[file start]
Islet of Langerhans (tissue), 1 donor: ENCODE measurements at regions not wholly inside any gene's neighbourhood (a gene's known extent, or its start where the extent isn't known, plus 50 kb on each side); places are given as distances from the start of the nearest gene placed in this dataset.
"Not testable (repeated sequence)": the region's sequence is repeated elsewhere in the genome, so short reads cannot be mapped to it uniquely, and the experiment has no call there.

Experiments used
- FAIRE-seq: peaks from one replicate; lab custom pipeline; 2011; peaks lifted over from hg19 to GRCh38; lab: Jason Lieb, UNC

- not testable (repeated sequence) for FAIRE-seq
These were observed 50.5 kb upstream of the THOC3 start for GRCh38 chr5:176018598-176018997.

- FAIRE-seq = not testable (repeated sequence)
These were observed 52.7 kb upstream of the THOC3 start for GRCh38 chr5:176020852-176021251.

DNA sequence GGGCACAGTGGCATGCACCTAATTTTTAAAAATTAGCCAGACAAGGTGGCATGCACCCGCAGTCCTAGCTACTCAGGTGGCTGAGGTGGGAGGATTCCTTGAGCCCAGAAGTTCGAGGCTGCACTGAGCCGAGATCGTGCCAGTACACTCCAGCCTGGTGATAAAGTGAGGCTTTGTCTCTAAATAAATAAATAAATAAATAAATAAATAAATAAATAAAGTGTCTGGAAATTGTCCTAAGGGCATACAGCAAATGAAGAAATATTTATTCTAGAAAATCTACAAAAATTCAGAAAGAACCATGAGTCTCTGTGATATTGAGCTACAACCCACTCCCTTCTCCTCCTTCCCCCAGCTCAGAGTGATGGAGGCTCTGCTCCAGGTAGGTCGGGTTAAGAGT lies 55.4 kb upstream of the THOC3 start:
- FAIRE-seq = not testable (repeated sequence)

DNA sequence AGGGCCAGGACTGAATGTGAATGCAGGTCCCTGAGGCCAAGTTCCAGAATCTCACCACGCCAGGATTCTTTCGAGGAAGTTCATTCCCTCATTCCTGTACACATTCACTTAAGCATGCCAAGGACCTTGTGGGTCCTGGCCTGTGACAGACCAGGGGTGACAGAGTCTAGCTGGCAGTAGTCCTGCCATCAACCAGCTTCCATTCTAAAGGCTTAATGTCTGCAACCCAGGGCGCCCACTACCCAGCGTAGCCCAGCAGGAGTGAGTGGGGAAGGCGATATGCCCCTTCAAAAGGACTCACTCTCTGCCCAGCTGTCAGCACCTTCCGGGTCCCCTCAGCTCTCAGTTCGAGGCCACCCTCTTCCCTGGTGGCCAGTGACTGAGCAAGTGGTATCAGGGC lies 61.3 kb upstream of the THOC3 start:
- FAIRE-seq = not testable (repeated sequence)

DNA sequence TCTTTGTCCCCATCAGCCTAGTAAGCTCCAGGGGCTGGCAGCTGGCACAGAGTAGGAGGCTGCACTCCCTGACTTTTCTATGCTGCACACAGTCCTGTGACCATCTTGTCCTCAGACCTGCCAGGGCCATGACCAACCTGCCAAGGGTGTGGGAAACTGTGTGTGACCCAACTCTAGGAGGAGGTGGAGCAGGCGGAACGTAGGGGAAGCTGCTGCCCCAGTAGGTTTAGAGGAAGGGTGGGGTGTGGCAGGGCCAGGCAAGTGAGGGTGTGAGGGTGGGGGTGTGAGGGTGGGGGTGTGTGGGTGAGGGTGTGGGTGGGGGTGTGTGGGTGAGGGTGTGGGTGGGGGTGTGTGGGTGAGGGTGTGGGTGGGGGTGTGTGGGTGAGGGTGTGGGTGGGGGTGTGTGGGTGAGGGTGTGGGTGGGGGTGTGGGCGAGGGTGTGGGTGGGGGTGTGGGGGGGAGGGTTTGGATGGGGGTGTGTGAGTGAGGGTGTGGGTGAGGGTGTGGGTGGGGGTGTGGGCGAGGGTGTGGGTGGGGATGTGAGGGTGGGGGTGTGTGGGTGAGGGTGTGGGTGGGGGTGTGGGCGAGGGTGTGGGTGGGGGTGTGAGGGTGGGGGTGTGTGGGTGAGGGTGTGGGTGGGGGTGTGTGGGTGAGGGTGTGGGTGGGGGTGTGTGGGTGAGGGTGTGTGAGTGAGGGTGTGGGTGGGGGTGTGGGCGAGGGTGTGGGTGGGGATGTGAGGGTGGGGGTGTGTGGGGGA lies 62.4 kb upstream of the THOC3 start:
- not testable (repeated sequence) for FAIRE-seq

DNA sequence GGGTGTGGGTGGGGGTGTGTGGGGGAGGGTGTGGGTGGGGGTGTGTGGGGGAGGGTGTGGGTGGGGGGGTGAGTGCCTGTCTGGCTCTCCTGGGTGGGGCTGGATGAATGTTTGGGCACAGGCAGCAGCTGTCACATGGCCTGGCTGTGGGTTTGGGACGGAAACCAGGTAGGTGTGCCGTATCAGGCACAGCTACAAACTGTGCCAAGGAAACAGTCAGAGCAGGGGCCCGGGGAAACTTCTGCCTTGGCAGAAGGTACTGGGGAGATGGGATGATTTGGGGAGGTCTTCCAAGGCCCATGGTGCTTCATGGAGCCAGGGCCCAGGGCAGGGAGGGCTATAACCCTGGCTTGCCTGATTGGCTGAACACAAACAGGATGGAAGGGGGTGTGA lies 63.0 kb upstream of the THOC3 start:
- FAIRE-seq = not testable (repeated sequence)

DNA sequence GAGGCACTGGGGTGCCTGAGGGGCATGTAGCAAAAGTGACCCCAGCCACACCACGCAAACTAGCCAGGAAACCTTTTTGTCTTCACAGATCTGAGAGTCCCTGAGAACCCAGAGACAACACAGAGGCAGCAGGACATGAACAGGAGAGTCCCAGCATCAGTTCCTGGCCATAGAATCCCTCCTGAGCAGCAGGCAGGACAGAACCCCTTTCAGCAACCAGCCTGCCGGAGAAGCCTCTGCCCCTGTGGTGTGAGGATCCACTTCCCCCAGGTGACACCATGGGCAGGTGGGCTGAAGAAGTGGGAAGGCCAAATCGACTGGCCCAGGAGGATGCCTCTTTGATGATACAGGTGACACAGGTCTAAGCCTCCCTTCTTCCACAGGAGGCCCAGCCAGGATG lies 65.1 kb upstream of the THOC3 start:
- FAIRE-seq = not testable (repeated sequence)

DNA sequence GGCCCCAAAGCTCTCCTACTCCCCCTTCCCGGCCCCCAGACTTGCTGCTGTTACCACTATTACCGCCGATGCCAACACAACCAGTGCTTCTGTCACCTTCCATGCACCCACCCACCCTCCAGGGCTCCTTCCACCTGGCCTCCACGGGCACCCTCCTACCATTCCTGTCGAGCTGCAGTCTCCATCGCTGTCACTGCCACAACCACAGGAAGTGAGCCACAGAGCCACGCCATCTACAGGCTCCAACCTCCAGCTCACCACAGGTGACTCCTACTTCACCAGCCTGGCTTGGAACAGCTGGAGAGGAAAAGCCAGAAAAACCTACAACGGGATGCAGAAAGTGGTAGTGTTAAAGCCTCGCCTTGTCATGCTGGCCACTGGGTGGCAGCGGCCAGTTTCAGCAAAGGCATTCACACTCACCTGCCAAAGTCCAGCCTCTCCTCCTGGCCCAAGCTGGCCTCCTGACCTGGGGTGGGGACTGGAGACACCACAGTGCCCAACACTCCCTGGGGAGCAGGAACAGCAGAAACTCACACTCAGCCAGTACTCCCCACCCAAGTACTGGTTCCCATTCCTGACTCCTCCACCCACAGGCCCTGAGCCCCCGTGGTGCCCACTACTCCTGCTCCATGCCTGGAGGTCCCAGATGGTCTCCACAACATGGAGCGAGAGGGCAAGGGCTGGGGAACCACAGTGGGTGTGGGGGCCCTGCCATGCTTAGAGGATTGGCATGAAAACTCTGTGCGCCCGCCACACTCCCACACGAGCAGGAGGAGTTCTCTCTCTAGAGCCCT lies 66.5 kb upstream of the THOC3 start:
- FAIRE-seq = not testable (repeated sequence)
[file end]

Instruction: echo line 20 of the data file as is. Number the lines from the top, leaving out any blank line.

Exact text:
- FAIRE-seq = not testable (repeated sequence)